Easily the best scholarly treatment of Hugo Chávez's hybrid electoral autocracy, Corrales and Penfold's book courageously refutes orthodox explanations -- from the right and the left -- for this unique caudillo's rise and resilience.
Venezuela's United Socialist Party is already facing a succession battle between two prospective successors to Hugo Chávez: Nicolás Maduro, an avowed communist and close friend of Cuba, and Diosdado Cabello, a former military official with ties to the country's business community. Whichever man wins, he will have to remember that Chávez has skillfully relied on a mix of both strategies to win the love of his people -- strident anti-americanism and largess for the poor on the one hand, and kickbacks to big business and billions of dollars in oil sales to the United States on the other.
Chávez duking it out on the campaign trail. Click here to see an interactive graphic explaining how Venezuela's economy has fared under his rule. (Courtesy Reuters)
After almost 14 years in office, and with an impressive record of electoral victories behind him, Venezuelan President Hugo Chávez now faces the most challenging campaign of his political career. Venezuela's economy is weak, and, for the first time since 1998, Chávez, who has cancer, could suffer defeat when the country goes to the polls, on October 7.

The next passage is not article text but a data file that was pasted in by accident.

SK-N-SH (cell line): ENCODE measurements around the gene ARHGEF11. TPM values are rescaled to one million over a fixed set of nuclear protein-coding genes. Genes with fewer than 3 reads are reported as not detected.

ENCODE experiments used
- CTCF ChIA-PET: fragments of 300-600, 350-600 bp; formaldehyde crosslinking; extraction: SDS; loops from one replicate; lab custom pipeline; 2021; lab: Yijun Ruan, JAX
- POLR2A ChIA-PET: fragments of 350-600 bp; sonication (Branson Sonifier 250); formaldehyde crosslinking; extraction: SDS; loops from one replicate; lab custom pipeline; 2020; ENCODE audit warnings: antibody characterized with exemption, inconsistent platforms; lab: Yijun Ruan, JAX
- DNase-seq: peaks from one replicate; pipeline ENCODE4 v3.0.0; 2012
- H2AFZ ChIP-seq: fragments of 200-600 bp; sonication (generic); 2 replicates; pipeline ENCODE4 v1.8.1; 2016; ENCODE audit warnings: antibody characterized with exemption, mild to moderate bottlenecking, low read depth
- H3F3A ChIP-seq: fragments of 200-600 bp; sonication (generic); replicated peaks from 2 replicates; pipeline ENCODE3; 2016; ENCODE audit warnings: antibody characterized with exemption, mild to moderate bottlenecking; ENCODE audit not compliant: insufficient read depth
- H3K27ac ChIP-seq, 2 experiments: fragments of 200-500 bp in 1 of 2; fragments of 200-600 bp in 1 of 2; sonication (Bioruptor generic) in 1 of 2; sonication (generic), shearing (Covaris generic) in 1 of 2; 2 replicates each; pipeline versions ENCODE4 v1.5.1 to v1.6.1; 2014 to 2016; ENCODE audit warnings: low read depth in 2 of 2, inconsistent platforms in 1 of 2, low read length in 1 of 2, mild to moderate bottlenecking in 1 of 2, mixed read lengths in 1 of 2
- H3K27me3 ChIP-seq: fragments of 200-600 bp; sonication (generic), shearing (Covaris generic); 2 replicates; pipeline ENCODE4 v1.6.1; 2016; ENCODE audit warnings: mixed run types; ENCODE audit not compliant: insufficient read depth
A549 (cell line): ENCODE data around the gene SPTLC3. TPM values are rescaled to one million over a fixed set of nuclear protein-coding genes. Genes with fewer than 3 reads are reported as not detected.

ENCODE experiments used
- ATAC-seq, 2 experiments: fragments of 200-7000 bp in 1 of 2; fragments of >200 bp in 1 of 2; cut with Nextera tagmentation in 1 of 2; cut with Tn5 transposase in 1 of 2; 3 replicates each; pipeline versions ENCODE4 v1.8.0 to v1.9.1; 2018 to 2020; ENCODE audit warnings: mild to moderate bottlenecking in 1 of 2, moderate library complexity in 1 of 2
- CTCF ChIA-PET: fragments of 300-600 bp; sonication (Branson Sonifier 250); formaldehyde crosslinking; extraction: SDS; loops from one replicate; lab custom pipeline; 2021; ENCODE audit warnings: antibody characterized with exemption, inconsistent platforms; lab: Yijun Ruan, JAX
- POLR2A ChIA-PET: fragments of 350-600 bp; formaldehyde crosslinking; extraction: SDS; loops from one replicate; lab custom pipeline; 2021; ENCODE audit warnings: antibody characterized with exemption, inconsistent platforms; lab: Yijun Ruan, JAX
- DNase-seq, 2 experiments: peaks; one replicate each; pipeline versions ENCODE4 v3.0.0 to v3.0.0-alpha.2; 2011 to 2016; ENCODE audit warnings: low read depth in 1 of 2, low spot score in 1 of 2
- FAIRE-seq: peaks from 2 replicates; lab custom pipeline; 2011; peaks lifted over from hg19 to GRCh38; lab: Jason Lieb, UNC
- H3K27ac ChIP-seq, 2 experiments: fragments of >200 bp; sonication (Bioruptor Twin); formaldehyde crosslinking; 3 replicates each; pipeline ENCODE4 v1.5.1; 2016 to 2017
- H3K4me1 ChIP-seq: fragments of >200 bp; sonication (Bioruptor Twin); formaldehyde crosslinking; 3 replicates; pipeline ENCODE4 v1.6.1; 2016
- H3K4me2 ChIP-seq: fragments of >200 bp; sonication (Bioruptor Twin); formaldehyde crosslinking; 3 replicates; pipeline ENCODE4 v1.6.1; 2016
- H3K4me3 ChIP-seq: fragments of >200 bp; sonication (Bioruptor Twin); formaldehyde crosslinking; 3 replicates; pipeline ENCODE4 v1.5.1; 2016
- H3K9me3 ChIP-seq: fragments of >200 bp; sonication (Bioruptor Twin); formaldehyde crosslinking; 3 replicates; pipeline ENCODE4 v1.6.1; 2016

The conventional wisdom is that Chávez's prospects will depend, as they have in the past, on his strong support from the country's poor. He has spent years developing social programs to dole out state funds to those in need, and the tactic has made him wildly popular. But that strategy alone might not work this time around. Chávez's electoral fortune today depends not so much on his connections to the poor but on his approach to Venezuela's private sector.
Chávez has long undercut private enterprise, which has resulted in a weak economy that is hurting his appeal to voters. (Click the image to the right to see how.) But he can also use economic troubles to demonize the private sector and rally ideological voters. This complicated relationship to the private sector explains why, this this time around, Chávez's candidacy is damaged but still afloat.
PROBLEMS TO THE PEOPLE